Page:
Research in teams & groups…when it works!

by Jaclyn McLean
Electronic Resources Librarian
University of Saskatchewan

Collaborations can be hard. Successful collaborations are rare (IMHO). I’ve been on teams of different shapes and sizes, and for different purposes since I became a librarian a decade(!) ago. Since I joined the USask Library five years ago, I’ve been lucky to have both the time and the opportunity to do some formalized learning about leadership and team development. I can look specifically to the Library Leadership Development Program (LLDP) and two posts from this blog as a turning point in the way I work in, and set expectations for, collaborative teams.

I could do a bunch of further research into the topic (and I have, see below for some sources I’ve consulted), but I thought I’d rather share my experiences:

  • Take time to plan early in the project: What are everyone’s expectation of timelines, deliverables? What are your goals from the project? If you want to publish an article, is there an outlet in mind? Who will be lead author? Are there roles each member will play on the team (aka note taker for meetings, booking meeting times/places, etc.)?
  • Talk about how you like to work: What makes you nutty? How do you measure success? How about others on the team? Where are your common values, and where are the potential conflicts? Identifying them early makes it easier to talk about them later—remember how I can think clearer if we meet in the mornings? remember how I like to take detailed notes?—rather than having to bring up these preferences in the heat of the moment.
  • Communicate: Talk to each other often and keep good notes. Keep track of decisions about methodology or changes along the way and check in with each other throughout the project to build trust with your collaborators.
  • Admit when you’re going to miss a deadline: do this before the deadline comes. Be understanding when another team member needs some flexibility on timelines too. We’re all busy, and shit happens.
  • It doesn’t have to be all business, all the time: being able to talk about other projects, or things in your life outside the research team not only lets your team members know when you will have reduced bandwidth (e.g., your cat is sick, or you’re going on vacation), but also builds relationships. Working on a team can’t be all about the working—it’s got to be about the team too.

I’ve always been a “get down to business” kind of person when it comes to work. It’s taken some hard lessons for me to remember to prioritize the more social elements of teamwork. They used to seem like a waste of time, time that could be spent getting the work done! I have now learned that making the time to build a foundation with your team and talking about how you want to work before you start doing the work is invaluable.

My apologies to anyone who was on a team with me before I realized this—I probably cut you off, or stifled your ideas, or rushed ahead with the task at hand without considering what you needed from the collaboration. Let’s be honest, I probably still do that sometimes. But I’m getting better 😊.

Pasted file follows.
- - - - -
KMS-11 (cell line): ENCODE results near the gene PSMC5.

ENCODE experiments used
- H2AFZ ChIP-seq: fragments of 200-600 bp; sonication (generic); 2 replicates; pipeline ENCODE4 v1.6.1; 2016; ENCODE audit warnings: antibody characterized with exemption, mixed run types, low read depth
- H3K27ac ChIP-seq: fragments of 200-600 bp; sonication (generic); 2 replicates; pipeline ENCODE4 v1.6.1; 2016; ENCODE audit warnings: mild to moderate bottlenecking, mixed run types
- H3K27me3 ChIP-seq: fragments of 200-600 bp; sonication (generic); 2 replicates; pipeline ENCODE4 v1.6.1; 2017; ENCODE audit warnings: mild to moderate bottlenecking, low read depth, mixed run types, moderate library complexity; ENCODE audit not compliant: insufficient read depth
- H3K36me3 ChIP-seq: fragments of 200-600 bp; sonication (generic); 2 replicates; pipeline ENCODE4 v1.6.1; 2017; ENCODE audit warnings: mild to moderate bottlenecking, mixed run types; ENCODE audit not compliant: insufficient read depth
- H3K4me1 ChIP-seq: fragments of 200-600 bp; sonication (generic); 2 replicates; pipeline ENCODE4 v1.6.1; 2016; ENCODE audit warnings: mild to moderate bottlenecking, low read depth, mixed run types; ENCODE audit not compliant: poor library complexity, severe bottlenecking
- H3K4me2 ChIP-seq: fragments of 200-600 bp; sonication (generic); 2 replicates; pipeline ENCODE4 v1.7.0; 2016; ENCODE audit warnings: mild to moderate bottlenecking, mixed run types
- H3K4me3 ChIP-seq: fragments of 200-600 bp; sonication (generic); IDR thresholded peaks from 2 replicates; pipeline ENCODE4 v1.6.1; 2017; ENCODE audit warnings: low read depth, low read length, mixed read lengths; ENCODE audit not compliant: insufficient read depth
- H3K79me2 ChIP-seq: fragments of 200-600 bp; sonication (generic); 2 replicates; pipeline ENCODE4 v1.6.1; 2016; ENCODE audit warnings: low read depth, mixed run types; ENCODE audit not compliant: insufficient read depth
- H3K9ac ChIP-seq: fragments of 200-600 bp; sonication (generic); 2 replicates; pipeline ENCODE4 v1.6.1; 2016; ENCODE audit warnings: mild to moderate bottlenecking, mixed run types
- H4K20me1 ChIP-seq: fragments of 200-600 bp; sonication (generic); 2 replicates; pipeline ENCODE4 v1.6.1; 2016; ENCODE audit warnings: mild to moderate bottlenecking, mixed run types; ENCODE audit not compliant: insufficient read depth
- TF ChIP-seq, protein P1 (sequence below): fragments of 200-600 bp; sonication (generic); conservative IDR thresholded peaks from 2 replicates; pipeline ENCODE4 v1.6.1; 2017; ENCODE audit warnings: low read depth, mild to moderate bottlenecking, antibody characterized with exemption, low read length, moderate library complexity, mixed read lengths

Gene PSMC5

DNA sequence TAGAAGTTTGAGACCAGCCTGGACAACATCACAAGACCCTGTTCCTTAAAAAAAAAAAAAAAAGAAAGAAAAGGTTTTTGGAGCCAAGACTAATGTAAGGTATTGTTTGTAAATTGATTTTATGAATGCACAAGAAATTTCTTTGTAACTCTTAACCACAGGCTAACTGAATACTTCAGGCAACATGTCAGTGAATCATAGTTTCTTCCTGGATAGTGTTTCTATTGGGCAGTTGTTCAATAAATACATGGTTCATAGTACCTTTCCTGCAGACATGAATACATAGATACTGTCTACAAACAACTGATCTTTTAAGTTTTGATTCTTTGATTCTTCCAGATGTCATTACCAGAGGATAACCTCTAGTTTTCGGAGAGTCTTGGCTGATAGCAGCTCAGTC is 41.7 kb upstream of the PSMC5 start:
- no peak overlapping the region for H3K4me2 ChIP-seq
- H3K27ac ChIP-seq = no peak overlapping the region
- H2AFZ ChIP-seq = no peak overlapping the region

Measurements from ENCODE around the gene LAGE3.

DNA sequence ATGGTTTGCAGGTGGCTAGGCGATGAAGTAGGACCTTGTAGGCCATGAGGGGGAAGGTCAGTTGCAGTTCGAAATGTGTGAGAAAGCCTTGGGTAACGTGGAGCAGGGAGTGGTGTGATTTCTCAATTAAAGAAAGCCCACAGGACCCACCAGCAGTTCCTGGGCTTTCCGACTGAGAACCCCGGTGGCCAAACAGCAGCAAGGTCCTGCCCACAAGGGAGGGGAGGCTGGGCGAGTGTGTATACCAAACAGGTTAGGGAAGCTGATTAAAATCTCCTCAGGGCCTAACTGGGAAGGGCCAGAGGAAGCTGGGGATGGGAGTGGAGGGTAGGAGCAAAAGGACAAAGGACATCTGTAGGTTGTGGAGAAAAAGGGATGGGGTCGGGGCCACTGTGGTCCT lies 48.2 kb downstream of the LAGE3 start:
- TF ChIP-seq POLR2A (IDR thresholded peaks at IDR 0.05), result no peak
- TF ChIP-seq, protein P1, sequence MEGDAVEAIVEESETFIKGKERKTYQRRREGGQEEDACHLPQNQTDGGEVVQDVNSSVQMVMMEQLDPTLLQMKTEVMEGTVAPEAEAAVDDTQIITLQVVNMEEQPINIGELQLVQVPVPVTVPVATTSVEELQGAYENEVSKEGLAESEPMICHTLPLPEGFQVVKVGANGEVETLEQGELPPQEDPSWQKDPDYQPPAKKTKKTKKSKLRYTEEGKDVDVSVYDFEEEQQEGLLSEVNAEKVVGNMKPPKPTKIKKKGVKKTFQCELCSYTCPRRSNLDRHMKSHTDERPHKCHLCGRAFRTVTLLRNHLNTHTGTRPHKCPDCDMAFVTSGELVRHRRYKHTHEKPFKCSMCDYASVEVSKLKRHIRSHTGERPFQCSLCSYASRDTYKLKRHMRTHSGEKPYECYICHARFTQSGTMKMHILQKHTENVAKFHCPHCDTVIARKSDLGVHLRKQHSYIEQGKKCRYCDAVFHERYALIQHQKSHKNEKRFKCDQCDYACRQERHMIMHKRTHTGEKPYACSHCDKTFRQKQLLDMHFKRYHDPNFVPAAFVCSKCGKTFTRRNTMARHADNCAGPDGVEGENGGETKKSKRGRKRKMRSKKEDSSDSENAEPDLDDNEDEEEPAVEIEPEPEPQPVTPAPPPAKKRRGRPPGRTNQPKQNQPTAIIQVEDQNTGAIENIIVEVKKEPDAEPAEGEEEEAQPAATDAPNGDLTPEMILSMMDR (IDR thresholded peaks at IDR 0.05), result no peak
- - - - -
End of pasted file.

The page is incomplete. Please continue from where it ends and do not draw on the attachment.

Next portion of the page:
Further reading:
(if you only have time for one):

Shneiderman, B. (2016). The advantages of doing research in teams (essay) | Inside Higher Ed. Retrieved from https://www.insidehighered.com/advice/2016/04/06/advantages-doing-research-teams-essay [Accessed 21 Dec. 2018].

Dunn, B. (2018). Leading a productive research group | University of Oxford. [online] Ox.ac.uk. Available at: https://www.ox.ac.uk/research/support-researchers/principal-investigators/principal-investigations-blog-pis/leading-productive-research-group?wssl=1 [Accessed 21 Dec. 2018].

Lee, T., & Mitchell, T. (2011). Working in Research Teams: Lessons from Personal Experiences. Management And Organization Review, 7(03), 461-469. doi: 10.1111/j.1740-8784.2011.00224.x

McEwan, D., Ruissen, G., Eys, M., Zumbo, B., & Beauchamp, M. (2017). The Effectiveness of Teamwork Training on Teamwork Behaviors and Team Performance: A Systematic Review and Meta-Analysis of Controlled Interventions. PLOS ONE, 12(1), e0169604. doi: 10.1371/journal.pone.0169604

Other excellently informed posts on the topic from this blog:

https://words.usask.ca/ceblipblog/2017/08/22/research-groups-and-the-gift-of-spaciousness/

https://words.usask.ca/ceblipblog/2016/10/18/considering-collaborations/

https://words.usask.ca/ceblipblog/2016/07/05/a-book-editing-collaboration/

https://words.usask.ca/ceblipblog/2015/09/01/co-authoring2/

https://words.usask.ca/ceblipblog/2015/06/09/collaborating-for-research-experiences-and-lessons-learnt/

https://words.usask.ca/ceblipblog/2015/04/21/co-authoring-shared-work-%E2%89%A0-less-work/

https://words.usask.ca/ceblipblog/2014/08/19/to-boldly-go-the-research-collaboration/

This article gives the views of the author(s) and not necessarily the views of the Centre for Evidence Based Library and Information Practice or the University Library, University of Saskatchewan.

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